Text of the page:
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Skowerski Wins Masters in All-Polish Final
Oct 8, 2012, 8:18 AM

Skowerski ousted Sniegocki in a final that served as a coming out party for Poland. (Photo courtesy Matchroom Sport)
In a fairytale ending, local player Karol Skowerski was crowned 2012 ClubWPT.com World Pool Masters Champion as he put away a host of big-name stars over the course of the tournament before ousting fellow Pole Mateusz Sniegocki, 8-6, in a tense final at the Hala Legionow in Kielce, Poland.

Skowerski had earlier beaten Shane Van Boening, Tony Drago and Nick van den Berg en route to the final, where he faced Sniegocki, who earned a spot in the 16-player Masters via a qualifying event. Hailing from Poznan, Sniegocki was no slouch himself, having beaten Ralf Souquet, Alex Pagulayan and Dennis Orcollo in earlier rounds.

I still cant believe it, and maybe tomorrow morning when my wife pinches me it may sink in, said a shell-shocked Skowerski.

I felt calm throughout though and for me you need to forget about the tournament, money and title and just concentrate on the pool. And it worked for me tonight.

The Kielce native added, The crowd helped me because when you play in this arena and you know that all the people around are behind you, then its very helpful and motivating.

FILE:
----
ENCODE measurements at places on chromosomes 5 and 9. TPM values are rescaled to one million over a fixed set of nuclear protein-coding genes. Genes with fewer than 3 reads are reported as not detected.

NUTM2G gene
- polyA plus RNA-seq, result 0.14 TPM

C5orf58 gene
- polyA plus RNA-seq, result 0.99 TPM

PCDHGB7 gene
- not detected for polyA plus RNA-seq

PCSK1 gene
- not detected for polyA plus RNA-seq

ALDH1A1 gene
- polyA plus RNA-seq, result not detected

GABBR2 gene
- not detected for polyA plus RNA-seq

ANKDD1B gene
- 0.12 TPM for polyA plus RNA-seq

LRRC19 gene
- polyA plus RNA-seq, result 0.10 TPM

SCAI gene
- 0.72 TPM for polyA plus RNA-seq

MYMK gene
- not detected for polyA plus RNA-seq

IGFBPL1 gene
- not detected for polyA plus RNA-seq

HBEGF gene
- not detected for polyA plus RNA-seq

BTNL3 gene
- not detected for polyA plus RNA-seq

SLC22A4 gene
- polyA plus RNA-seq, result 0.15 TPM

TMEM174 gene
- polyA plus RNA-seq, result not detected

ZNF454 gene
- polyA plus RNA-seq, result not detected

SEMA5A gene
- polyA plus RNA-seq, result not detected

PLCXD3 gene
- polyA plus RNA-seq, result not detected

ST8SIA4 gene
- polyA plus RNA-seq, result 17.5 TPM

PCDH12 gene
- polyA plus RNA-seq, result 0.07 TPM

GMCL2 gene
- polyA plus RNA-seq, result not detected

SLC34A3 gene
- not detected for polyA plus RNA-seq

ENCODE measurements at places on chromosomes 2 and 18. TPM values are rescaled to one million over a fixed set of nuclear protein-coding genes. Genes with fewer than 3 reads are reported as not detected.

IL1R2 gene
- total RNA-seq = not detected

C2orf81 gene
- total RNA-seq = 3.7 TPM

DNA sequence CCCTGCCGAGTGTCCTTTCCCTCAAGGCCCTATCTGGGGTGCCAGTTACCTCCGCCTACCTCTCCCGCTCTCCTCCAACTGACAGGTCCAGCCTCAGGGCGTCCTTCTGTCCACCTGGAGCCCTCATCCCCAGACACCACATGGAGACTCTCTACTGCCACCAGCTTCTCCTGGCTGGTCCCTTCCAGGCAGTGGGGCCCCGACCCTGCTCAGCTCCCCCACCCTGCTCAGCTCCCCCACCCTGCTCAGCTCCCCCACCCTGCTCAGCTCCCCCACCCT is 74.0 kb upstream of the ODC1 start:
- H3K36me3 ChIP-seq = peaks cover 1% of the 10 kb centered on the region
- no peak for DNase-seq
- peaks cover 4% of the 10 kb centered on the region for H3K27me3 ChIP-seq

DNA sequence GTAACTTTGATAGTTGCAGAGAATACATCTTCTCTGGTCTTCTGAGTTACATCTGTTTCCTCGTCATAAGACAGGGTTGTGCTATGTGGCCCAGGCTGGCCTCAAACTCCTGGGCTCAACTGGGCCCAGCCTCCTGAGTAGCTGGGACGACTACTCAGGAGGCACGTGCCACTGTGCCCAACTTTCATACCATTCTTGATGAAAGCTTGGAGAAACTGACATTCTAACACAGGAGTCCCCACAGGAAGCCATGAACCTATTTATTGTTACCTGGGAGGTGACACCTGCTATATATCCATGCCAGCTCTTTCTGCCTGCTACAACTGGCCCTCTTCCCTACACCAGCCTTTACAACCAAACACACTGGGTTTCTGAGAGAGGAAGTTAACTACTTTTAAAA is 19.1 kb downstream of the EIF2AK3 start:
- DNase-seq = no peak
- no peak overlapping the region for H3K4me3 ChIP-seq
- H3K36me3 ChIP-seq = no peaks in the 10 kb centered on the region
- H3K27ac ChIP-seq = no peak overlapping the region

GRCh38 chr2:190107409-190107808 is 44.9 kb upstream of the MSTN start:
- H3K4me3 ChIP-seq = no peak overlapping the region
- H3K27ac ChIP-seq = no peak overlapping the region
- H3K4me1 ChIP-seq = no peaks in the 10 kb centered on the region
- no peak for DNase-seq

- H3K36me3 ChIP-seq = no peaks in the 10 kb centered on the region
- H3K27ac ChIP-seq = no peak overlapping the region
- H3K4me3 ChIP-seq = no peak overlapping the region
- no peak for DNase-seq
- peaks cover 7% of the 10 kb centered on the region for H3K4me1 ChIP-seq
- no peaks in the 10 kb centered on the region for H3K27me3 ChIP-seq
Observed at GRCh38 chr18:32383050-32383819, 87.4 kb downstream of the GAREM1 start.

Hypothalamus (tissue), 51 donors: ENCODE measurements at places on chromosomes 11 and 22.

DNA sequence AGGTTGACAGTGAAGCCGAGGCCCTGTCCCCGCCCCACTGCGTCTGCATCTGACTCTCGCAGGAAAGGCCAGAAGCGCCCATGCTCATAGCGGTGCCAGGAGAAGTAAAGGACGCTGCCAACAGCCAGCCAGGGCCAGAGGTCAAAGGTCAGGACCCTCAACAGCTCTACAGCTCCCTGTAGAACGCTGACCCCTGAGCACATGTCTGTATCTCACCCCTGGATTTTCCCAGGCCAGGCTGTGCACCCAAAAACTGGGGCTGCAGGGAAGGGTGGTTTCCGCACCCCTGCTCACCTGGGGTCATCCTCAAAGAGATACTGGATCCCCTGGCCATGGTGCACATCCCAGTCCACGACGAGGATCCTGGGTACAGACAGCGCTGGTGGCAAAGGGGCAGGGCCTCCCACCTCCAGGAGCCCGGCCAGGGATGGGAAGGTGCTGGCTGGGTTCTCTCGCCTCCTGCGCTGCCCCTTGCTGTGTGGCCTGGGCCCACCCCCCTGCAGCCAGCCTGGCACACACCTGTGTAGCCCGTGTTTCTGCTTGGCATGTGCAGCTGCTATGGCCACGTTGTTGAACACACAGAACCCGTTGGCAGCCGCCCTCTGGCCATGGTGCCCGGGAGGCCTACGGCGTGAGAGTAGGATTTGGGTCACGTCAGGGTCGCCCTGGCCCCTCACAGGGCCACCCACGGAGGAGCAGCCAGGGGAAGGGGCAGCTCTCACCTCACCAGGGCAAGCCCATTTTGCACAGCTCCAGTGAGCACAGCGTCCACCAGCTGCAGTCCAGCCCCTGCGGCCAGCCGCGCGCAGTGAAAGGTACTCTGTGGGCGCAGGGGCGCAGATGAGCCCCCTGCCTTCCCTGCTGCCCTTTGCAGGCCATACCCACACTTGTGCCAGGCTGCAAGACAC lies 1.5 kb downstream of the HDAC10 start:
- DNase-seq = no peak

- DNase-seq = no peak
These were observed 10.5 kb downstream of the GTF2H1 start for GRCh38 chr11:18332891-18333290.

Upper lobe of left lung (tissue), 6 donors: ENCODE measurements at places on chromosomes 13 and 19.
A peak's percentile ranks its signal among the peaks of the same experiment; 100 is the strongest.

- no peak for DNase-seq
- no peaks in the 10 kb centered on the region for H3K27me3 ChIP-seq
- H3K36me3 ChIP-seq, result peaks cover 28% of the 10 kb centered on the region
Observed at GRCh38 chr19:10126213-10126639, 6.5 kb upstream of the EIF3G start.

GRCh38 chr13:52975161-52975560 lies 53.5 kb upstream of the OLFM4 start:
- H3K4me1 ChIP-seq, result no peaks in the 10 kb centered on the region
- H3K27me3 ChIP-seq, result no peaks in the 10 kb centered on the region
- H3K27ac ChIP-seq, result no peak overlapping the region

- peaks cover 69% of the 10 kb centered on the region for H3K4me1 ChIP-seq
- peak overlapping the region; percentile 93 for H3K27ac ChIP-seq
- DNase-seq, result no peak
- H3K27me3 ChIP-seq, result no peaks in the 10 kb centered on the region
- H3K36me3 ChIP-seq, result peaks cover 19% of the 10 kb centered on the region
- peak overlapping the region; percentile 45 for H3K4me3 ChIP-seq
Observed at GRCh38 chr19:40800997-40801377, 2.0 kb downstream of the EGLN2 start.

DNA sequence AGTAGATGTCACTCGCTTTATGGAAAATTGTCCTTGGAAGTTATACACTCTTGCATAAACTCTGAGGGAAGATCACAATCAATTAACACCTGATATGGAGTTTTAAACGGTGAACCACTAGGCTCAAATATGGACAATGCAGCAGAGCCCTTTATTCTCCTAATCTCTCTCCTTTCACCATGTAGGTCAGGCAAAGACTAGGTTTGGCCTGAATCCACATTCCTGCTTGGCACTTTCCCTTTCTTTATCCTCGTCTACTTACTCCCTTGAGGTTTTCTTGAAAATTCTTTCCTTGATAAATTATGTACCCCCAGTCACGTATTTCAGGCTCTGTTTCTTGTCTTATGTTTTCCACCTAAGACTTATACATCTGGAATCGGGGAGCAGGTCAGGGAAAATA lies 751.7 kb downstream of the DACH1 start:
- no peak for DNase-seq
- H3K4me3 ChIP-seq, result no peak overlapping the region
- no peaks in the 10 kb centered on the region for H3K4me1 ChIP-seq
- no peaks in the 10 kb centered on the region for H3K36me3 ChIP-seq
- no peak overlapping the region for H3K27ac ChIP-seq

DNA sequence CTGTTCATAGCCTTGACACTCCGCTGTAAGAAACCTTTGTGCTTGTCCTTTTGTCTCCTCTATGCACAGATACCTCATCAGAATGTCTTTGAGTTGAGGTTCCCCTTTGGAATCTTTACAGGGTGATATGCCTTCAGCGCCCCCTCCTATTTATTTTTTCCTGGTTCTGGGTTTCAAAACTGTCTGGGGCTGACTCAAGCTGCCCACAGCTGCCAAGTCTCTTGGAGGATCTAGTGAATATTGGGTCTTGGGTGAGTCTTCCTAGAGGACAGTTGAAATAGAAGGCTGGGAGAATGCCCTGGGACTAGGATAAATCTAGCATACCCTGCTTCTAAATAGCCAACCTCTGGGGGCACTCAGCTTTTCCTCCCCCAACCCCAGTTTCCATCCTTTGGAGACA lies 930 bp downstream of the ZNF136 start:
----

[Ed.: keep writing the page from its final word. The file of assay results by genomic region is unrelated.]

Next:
After reaching the final of the PartyPoker.net World Cup of Pool in Manila last month with compatriot Wojciech Szewczyk, Skowerski certainly let everyone in the pool world know who he is. With this win, he has the perfect launching pad to move into the upper strata of the game.

He got off to a dream start as he kept Sniegocki off the table on his way to a 6-0 lead in the tace-to-8 final. All parts of his game were sharp, especially his break, leading to ample opportunities.

Sniegocki had a comeback in him, though, and came back to get the score to 6-5. The 12th game provd critical, though, and Sniegocki came up dry and from there Skowerski ran out to reach the hill.

Sniegocki took the next rack in a bit of a chess match. But when he left the 2 ball on into the side pocket in the next, Skowerski sank it and then eyed a 3-9 combination, which he executed perfectly to take the title and the $20,000 top prize.

It was a strong field, but you must play well in just four matches to win it and with winner breaks anything can happen, said Skowerski.

The money is not important, and if Id have thought about it in any way then I wouldnt have achieved this success. Im going home now to see my wife Alina and 3-month-old son Jan and if we can find a babysitter then we will be out celebrating!